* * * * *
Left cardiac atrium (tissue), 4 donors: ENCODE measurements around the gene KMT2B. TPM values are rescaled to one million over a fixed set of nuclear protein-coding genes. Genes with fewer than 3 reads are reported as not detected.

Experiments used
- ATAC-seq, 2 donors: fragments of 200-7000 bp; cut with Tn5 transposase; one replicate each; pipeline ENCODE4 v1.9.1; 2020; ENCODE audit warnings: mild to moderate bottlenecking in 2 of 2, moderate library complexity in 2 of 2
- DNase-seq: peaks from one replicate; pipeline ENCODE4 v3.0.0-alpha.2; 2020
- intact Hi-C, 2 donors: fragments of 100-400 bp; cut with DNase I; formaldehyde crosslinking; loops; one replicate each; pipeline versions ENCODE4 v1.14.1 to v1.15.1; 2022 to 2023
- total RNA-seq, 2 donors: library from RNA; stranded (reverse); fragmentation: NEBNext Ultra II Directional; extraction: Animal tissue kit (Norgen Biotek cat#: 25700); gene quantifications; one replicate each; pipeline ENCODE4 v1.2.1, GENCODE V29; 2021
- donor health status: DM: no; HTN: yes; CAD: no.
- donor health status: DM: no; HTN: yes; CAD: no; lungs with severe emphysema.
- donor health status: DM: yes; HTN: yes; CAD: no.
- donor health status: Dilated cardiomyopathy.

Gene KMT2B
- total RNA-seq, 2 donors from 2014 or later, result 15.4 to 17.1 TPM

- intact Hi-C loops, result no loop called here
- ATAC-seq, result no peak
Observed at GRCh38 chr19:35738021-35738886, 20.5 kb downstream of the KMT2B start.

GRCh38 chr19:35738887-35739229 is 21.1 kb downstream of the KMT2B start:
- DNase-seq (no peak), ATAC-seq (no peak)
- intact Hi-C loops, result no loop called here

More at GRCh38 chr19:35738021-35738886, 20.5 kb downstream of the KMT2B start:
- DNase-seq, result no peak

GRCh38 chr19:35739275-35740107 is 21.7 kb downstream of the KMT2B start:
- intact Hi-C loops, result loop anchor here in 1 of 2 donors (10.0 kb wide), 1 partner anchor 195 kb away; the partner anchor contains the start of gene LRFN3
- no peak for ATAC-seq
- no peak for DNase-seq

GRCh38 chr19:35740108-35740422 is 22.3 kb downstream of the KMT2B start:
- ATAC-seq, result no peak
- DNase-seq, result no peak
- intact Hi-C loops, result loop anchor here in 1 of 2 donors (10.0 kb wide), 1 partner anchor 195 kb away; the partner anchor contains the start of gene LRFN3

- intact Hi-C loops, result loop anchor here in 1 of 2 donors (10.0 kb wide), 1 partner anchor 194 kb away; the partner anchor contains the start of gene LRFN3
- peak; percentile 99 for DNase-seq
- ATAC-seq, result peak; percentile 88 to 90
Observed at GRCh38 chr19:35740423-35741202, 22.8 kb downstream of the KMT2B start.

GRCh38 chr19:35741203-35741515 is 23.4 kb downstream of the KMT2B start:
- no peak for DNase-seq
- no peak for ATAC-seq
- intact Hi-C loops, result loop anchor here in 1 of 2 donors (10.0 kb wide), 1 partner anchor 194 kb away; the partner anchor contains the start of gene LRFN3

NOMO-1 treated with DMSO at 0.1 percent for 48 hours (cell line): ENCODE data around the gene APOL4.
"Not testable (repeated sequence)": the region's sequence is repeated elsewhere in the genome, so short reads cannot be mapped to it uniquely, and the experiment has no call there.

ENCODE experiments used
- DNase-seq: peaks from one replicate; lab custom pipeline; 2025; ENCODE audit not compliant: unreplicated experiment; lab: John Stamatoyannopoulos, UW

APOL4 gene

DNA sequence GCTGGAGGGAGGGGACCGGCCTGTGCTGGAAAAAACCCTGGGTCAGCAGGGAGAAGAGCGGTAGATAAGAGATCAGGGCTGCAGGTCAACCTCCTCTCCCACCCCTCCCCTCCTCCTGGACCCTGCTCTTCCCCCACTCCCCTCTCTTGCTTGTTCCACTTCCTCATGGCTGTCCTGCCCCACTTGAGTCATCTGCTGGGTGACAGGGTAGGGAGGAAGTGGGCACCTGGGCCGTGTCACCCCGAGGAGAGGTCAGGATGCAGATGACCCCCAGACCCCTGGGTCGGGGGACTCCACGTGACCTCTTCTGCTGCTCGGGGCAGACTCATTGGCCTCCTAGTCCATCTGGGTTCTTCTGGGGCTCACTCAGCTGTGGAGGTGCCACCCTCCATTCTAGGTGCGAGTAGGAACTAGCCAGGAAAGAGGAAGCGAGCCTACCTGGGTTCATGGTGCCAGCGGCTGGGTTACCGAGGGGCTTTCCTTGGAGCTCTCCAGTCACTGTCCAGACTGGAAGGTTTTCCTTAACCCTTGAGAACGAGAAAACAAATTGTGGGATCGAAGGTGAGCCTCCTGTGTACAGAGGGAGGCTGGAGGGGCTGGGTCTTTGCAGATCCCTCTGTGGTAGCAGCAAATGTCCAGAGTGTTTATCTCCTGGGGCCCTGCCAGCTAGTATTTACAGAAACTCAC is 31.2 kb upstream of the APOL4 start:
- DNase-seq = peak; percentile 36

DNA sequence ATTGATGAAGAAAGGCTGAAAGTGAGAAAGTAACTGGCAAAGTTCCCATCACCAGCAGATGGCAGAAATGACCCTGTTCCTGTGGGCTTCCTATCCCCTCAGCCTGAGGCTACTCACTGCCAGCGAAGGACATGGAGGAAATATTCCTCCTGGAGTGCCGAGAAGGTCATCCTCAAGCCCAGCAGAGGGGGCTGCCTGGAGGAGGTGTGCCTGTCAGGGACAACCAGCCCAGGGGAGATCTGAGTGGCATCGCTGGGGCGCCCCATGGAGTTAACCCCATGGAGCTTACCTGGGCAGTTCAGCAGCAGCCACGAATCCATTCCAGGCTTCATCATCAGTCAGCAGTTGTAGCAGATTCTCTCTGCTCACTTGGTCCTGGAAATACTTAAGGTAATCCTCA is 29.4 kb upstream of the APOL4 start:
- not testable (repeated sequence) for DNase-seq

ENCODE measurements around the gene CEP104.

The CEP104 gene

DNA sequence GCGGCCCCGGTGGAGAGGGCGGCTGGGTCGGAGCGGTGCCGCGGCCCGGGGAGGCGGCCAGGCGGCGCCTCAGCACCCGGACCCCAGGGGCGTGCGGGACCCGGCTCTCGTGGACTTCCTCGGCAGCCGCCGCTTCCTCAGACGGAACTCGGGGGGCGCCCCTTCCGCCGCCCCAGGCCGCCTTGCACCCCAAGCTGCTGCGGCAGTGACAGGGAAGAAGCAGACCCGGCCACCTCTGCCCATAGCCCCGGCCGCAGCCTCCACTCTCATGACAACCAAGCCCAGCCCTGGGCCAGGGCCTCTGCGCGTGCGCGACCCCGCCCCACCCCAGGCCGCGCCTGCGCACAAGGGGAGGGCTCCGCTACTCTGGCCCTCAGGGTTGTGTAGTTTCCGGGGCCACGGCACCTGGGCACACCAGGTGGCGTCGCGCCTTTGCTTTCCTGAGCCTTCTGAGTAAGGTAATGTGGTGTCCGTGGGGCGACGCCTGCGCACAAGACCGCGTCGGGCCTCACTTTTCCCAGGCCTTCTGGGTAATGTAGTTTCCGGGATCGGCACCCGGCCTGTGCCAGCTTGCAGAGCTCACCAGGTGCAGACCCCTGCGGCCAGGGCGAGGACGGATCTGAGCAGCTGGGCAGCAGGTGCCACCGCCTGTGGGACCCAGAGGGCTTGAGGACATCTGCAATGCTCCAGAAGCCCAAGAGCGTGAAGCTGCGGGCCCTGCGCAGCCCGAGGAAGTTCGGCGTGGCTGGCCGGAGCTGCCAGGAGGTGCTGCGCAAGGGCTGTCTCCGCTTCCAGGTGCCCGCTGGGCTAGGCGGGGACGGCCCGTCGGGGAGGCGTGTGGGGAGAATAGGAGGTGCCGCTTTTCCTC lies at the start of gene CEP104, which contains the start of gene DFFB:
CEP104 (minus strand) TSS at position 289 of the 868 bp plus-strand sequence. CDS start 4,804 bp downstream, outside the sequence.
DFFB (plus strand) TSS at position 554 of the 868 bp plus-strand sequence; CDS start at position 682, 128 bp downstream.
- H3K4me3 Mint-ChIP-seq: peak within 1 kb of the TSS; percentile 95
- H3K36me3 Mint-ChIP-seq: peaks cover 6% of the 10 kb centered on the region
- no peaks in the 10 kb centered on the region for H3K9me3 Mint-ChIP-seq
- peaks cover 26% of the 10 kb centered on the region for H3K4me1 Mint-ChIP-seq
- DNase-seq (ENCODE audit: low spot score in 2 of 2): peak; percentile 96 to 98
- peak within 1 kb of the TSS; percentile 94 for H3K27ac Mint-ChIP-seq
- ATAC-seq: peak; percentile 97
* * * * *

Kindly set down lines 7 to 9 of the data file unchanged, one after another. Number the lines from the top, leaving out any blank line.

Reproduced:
- donor health status: DM: no; HTN: yes; CAD: no.
- donor health status: DM: no; HTN: yes; CAD: no; lungs with severe emphysema.
- donor health status: DM: yes; HTN: yes; CAD: no.